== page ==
Sunday, June 22, 2008

To My Sister, With Love

Dear Devin:

With any endurance sport, there will always be variables which we cannot control.

Sometimes, our months of training can be flawless, perfect in every way, and bring us to race day with high hopes and a focused mind.

But these variables can sneak up – they can take a hold of our bodies when we least expect it, and they can quickly dash all those months of hard work.

Yesterday, you toed the line in Minnesota, hundreds of miles away from the comfort of our Chicago lakefront, with one goal in mind: Qualify for Boston.

You knew that, even though your hip problem continued to nag, and you woke up with a spasmed and knotted back, there was nothing that was going to stop you from crossing that finish line.

And while the first several miles went as planned, somewhere along the way, things stopped working. At some point in the race, your body stopped working for you, and instead started working against.

You vomited. You ached. You knotted. You twisted in pain.

But the thing is, Dev, you never quit. You could have – you could have pulled up to the curb, stretched your back, hit the medical tent, and gave a big middle finger to Grandma.

But you didn’t. You stayed in the race.

You stayed in even when you had to walk more than run.

You stayed in even when you knew that you would not qualify.

You stayed in even when the disappointment you felt choked you with sobs.

You stayed in even when you had miles and miles stretched ahead of you, and you simply couldn’t get your body to move any faster.

When I think about what you went through on that course yesterday, my heart and my eyes swell with pride.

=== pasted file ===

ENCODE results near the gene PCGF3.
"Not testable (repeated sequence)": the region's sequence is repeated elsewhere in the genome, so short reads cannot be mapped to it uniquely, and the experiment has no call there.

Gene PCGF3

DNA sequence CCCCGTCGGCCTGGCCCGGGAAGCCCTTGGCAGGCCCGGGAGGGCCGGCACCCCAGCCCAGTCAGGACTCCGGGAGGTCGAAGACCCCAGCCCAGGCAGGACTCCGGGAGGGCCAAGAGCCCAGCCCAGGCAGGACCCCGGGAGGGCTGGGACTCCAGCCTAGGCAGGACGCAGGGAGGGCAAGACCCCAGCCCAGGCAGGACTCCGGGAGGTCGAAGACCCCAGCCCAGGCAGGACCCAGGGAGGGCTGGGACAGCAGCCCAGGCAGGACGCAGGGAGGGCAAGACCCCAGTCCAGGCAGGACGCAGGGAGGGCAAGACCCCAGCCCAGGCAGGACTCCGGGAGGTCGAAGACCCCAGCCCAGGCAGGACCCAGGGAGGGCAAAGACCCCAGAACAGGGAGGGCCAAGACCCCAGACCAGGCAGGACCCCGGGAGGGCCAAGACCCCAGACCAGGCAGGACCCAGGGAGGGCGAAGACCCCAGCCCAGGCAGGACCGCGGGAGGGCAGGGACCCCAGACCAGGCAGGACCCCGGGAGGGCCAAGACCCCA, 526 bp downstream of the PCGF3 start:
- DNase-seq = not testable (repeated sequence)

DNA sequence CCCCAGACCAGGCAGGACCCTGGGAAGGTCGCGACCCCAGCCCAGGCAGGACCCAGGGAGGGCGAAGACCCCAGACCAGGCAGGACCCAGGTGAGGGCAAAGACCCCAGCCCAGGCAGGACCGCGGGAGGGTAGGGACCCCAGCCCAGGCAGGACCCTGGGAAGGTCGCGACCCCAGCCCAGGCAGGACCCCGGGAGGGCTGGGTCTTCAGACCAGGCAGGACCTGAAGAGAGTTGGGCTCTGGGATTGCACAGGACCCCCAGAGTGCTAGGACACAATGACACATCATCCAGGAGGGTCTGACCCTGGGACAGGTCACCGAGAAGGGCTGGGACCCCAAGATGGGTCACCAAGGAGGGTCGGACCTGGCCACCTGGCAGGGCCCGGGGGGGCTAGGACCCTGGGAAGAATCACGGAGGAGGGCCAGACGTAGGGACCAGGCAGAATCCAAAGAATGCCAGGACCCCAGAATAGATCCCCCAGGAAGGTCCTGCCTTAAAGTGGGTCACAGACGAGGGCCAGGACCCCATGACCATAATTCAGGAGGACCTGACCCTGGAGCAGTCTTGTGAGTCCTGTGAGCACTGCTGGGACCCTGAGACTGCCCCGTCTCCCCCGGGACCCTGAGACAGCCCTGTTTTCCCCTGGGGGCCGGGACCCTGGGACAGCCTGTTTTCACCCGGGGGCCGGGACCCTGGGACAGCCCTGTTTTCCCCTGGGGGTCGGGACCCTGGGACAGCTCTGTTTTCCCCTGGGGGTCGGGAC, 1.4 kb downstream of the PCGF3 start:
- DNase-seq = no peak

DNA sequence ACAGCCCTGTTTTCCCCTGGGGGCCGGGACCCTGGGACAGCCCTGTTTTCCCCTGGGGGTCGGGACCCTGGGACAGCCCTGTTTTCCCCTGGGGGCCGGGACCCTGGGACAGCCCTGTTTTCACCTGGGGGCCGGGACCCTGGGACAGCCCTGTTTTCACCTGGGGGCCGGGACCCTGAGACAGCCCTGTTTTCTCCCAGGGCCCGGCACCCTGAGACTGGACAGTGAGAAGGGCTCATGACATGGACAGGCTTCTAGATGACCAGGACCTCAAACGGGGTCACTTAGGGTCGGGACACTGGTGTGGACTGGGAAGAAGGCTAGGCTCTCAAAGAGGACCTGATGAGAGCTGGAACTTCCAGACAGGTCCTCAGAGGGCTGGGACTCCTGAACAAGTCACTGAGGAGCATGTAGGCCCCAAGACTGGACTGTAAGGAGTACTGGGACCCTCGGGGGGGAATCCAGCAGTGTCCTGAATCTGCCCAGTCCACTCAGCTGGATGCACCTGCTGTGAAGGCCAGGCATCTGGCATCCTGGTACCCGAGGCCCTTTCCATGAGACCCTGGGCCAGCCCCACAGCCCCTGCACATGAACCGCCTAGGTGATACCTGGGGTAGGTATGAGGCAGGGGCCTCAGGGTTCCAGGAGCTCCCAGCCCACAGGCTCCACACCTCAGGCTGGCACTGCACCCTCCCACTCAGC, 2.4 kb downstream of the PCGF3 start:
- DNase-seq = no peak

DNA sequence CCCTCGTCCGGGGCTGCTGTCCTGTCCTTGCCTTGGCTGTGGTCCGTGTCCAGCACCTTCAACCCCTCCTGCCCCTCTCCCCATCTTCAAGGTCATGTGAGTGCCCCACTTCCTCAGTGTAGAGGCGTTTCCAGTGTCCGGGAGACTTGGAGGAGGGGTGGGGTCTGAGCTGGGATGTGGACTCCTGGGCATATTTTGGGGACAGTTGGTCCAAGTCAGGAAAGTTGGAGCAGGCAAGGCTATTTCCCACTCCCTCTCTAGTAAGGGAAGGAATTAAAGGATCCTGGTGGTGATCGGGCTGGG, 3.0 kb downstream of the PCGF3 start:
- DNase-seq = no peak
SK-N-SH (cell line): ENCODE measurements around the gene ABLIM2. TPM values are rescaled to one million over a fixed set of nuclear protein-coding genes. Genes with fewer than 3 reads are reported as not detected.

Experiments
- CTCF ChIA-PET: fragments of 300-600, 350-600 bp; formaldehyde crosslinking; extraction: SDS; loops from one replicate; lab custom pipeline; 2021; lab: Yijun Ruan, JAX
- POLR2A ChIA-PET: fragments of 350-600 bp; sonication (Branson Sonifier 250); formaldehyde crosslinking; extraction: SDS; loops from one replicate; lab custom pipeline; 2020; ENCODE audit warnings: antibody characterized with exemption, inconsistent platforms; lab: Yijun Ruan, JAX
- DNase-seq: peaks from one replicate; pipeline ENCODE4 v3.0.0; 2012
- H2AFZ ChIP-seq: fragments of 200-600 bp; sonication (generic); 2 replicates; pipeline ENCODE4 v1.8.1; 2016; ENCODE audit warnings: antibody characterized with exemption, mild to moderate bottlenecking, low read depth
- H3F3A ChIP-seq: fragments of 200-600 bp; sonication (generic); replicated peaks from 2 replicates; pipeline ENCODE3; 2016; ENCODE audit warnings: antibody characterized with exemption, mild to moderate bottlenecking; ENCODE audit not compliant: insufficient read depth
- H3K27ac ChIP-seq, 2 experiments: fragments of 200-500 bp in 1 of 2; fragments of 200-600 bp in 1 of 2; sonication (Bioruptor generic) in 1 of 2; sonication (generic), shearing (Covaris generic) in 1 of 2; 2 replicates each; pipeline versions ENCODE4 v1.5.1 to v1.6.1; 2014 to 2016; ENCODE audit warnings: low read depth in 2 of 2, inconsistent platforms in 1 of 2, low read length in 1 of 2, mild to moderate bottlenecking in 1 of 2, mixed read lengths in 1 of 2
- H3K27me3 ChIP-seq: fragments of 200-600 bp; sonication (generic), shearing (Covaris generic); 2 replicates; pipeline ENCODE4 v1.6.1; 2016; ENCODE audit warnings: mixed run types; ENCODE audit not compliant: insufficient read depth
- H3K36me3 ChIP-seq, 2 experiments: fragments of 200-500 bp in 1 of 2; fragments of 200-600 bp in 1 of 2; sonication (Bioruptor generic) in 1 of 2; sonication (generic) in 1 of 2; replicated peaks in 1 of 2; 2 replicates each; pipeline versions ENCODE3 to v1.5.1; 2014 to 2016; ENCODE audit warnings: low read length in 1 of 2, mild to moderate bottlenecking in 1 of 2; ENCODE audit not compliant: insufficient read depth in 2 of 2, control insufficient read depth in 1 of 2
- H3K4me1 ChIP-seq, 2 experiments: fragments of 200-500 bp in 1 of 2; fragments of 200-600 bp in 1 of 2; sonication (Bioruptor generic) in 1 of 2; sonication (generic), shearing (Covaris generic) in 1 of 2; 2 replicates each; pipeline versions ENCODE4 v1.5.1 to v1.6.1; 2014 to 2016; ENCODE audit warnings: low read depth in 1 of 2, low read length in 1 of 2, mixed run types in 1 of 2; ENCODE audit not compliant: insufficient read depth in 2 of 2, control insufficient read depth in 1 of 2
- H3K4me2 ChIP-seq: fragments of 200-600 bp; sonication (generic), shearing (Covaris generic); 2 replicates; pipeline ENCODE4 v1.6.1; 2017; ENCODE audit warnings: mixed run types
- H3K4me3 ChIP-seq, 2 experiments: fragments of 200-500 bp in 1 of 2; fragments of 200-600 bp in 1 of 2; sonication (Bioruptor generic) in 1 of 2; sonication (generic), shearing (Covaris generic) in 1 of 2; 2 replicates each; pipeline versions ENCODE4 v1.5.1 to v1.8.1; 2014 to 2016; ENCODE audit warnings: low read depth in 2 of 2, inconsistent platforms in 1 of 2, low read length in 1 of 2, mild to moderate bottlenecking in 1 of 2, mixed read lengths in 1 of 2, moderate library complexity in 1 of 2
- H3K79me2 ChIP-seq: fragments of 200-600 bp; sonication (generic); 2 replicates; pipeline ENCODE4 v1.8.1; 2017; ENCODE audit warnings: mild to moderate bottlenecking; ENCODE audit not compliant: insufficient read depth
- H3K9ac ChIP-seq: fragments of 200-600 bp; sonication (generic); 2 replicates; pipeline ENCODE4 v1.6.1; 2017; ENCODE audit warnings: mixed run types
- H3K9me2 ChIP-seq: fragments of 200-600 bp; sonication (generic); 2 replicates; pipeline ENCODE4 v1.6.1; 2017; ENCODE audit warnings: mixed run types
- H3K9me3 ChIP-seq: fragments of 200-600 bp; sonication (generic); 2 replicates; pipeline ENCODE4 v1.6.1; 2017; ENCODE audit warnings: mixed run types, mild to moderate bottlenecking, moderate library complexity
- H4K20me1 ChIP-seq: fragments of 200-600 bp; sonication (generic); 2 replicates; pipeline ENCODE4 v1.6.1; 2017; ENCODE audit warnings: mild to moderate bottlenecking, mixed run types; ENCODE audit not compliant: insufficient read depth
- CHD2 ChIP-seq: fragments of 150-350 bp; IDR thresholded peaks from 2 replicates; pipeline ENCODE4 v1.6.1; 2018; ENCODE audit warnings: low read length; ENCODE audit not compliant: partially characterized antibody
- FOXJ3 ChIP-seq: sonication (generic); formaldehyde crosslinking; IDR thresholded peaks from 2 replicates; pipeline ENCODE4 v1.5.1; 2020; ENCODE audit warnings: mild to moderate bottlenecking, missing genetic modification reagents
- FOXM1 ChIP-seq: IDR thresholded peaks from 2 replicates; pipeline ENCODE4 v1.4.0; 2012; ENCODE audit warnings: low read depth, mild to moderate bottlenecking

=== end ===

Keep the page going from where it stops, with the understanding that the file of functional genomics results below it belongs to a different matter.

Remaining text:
The fortitude you have in your heart is indescribable – it is something that, in my darkest hours, I hope I can recall and emulate.

It doesn’t matter what time you crossed that line yesterday – you were already my inspiration, my pride, my hero, and my sister.

While almost ever runner at some point dreams of qualifying for Boston, few ever actually try. And for those that try, few succeed.

Not only did you have the courage to try, but you had the courage to try twice, and to stay in a race despite all odds.

Boston will be there for you one day, Dev.

And if I know you, you won’t stop trying until you get it.

Keep your chin up, Kid. You are tough as nails, and an inspiration to all of us.



Anonymous said...

thank you for writing that. I hope she hears it. - ellie

Comm's said...

I watched Rocky Balboa last night for first time, he had a great monologue to his son, summing up Rockys life and all the movies along with Real Life.

...nobody is gonna hit as hard as life. But it ain't about how hard ya hit. It's about how hard you can get it and keep moving forward. How much you can take and keep moving forward. That's how winning is done! Now if you know what you're worth then go out and get what you're worth. But ya gotta be willing to take the hits, and not pointing fingers saying you ain't where you wanna be because of him, or her, or anybody! Cowards do that and that ain't you! You're better than that!"

words to live by

Tri-Angle said...

I bet she already knows

Steve Stenzel said...

Not only that, but she finished in under 4 and a half! Way to stick it out, Devin!!! CONGRATS!!!!

Rachel said...

That was so touching. Your sister is one tough cookie. Tell her to keep her chin up! Sometimes it's just not our day.

Erin said...

That was so sweet of you. Made me melt thinking about my sister.

And Devin, days like those are beyond tough, but I'm sure you'll get it next time...and days like those are part of the reason why.

Anonymous said...

I hope my daughters love each other as much as I love you and dev. - ellie